Using New AdWords Quality Score Data to Improve Campaign Performance

Using New AdWords Quality Score Data to Improve Campaign Performance

 
Google AdWords Quality Score is a measure of how relevant your ads and landing page experience are for your target audience. New data available in your AdWords campaigns gives us more insight into the quality score and how to improve it, if you know how.
 
ABOUT QUALITY SCORE
In AdWords, the quality score is a number assigned to your ads based on how likely someone is to click on your ad; how relevant your ad is to the target keyword; and the experience that your landing page provides to visitors.
 
Quality score is evaluated for every keyword in your campaign and is then used in the bid auction; enabling higher quality ad/keyword combinations to appear at better positions and pay less per click.
 
The problem for advertisers is that while your quality score is a good indication of the quality of your keyword, ad and landing page, it is not so easy to see which components of your quality score are good or bad. So if you had a quality score of 5, it is obvious that you could improve it, but not so clear whether it is an issue with your relevance, landing page, or click through rate.
 
WHAT HAS CHANGED?
In AdWords, you can now see quality score split into 3 unique columns:
 
  • Exp. CTR
  • Ad Relevance
  • Landing Page Exper
 
With these new columns, you can quickly see if it is your ad relevance or landing page experience that is holding back your quality score, and fix it!
 
But that is not the only new information available. Google also added another new column called "Quality Score (Hist.)" which will show you how your quality score has changed over time.
 
So now, not only do you have the ability to clearly see each factor of quality score and what needs improving, but you can also see the impact of your changes over time.
 
HOW TO LEVERAGE THIS DATA? 
Google has given us a great deal of valuable information with these new changes, but it is up to advertisers and agencies to take that data and make the necessary changes to improve quality score.
 
Here is a fast and easy way to utilise this data to improve your campaign's performance and reduce your costs:
 
1: Create Categories of Quality Score Concerns
Start by sorting your keywords into those that have low ad relevance, poor landing page experience, and low click-through rates.
 
2: Fix "Low relevance" Keywords
Have a look at the ads that display for each keyword. If your relevance is low, it usually means your keywords do not match your ads as well as they could. Create new, more targeted ad groups with closer matching keywords and ad creative.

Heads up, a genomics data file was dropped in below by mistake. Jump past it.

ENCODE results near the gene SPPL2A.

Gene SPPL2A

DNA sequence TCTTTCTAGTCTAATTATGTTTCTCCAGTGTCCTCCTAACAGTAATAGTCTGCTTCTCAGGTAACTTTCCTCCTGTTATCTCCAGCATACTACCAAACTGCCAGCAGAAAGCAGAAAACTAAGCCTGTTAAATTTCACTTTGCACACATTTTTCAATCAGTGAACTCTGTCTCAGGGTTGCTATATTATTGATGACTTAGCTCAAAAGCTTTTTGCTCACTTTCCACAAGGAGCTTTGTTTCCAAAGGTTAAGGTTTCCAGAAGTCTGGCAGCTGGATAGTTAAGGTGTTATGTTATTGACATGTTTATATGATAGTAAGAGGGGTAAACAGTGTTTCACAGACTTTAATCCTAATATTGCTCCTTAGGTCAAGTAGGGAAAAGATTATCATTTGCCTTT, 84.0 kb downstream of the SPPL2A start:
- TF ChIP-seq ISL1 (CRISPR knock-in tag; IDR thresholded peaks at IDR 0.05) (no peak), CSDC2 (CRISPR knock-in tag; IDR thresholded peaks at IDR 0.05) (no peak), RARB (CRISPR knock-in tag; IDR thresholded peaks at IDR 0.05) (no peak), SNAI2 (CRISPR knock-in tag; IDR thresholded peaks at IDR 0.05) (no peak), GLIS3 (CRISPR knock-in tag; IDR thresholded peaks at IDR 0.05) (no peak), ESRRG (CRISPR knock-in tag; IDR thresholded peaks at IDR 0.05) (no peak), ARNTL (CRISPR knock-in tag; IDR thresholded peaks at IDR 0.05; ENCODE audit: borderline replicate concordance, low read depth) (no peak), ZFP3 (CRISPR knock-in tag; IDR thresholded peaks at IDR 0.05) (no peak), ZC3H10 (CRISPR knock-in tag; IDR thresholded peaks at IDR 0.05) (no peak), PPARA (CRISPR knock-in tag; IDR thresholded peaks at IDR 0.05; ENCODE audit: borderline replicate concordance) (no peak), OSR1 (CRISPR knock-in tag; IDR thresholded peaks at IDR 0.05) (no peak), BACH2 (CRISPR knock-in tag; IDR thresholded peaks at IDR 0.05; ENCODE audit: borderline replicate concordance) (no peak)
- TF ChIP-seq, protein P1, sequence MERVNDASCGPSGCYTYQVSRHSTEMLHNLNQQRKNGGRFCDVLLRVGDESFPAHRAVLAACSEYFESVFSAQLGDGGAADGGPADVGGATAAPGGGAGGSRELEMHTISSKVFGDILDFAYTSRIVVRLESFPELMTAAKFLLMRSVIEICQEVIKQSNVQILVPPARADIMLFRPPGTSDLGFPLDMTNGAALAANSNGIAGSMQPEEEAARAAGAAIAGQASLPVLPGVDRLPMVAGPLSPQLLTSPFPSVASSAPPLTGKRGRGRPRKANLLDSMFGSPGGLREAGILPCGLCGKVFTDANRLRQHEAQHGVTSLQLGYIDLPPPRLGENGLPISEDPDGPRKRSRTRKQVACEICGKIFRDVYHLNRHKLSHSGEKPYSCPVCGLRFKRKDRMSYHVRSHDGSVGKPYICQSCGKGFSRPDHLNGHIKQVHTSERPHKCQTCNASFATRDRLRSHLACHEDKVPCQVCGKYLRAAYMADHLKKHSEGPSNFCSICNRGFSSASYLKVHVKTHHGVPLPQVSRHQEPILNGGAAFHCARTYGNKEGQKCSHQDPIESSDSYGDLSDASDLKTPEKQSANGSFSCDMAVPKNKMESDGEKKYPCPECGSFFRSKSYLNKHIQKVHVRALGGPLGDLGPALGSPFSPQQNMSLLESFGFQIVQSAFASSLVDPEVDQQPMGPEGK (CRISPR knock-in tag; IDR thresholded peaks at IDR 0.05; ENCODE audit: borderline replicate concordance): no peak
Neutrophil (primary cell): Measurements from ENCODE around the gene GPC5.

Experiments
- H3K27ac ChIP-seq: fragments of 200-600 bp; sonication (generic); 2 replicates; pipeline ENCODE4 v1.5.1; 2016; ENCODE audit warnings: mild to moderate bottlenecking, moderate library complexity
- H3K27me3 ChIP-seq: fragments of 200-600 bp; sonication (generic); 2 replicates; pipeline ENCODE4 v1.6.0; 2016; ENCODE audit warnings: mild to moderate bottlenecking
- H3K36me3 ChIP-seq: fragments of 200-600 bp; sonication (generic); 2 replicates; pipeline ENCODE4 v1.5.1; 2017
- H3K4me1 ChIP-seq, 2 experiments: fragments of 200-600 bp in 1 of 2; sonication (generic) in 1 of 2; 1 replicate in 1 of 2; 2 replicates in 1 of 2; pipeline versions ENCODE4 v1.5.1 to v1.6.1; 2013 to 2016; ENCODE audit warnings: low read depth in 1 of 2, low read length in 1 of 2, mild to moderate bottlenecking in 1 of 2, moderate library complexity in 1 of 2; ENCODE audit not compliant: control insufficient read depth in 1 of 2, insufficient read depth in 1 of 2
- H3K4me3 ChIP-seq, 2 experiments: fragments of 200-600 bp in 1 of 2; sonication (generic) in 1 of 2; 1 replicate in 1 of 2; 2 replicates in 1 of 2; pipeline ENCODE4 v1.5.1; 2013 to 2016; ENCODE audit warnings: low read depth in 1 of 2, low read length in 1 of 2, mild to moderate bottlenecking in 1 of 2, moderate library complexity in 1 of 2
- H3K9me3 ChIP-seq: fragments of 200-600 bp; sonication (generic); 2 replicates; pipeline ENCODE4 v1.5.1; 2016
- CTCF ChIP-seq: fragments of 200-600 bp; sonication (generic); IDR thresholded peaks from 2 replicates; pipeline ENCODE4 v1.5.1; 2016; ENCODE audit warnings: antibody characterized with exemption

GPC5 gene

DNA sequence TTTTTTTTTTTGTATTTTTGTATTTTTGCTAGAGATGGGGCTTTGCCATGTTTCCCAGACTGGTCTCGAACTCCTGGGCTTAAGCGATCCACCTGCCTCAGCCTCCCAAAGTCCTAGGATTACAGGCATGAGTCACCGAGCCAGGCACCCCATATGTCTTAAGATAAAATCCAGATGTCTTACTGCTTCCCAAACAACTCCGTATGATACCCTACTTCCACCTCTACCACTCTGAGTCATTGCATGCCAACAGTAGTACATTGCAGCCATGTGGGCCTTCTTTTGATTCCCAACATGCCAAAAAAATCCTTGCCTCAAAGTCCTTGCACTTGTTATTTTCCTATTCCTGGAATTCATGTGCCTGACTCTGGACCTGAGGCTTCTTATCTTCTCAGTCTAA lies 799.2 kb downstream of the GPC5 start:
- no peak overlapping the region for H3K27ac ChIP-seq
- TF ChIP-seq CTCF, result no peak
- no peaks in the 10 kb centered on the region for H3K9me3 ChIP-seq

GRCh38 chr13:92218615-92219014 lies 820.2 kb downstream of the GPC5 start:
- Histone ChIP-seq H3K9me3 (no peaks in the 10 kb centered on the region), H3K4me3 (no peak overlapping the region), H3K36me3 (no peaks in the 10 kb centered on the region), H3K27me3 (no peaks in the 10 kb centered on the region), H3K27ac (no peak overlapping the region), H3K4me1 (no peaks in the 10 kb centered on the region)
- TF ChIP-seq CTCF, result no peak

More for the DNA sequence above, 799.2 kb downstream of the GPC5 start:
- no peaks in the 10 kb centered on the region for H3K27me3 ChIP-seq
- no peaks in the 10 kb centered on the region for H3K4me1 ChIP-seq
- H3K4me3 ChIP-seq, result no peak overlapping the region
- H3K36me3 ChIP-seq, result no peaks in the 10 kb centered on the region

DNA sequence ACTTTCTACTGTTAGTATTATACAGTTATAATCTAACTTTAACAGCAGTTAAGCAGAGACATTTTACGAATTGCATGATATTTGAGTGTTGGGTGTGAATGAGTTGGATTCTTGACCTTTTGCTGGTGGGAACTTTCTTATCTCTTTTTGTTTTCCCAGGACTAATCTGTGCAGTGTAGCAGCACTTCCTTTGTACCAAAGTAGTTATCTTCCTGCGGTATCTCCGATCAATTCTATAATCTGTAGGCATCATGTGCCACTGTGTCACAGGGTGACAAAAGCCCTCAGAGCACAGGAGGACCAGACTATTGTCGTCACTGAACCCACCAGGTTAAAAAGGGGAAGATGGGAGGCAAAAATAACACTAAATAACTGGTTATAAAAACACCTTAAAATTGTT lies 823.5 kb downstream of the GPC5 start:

3: Solve landing page issues
Once you have done this, move on to your poor landing page experience keywords. Before making any significant changes to your landing pages, look at your basic page performance. Does it load quickly (under 2 seconds is recommended), and with no major errors?  Are files compressed and minimised? Is your site designed for Mobile first? Does it pass the AMP test (https://search.google.com/test/amp)?
 
When you are confident your site is working well, move onto the content and see if the keywords in your campaign and newly reviewed ads flow onto the landing page. Create custom landing pages for those that may be less relevant and update your ads to direct users to these pages.
 
4: Evaluate CTR and Bids
When you are satisfied with your landing pages, it is time to tackle the last issue, which is the expected click-through rate (CTR). The most common (and most often ignored) reason for low CTR is that your ads may be appearing at low positions. Have a good look at your average position, especially for keywords that show strong 'intent' (i.e. keywords where users indicate they are looking to purchase or make a decision).
 
Low average positions result in low click-through rates as many people will not scroll down to view your ad; especially on mobile devices. You will want to decide if you want to bid higher on your ads, increasing the CTR and improving quality score, or keep your keywords at low positions because the increased volume of traffic will have a negative impact on your return-on-investment (ROI).
 
5: Measure and Review
Using the new historical quality score data column, you will be able to see how your keyword quality score changes in the days following your updates. If your keywords are getting reasonable volumes of traffic, you should find within a few days if your changes were effective or not.
 
Repeat the process of updating and reviewing the outcomes and over time you will find that your quality score will increase, cost-per-click will decrease and you will get more from your marketing budget.
 

What do you think of the upcoming changes? Let us know in the comments below or tweet them to us at @Metrixadigital 
 
 
 

0 Comment

Leave a Comment.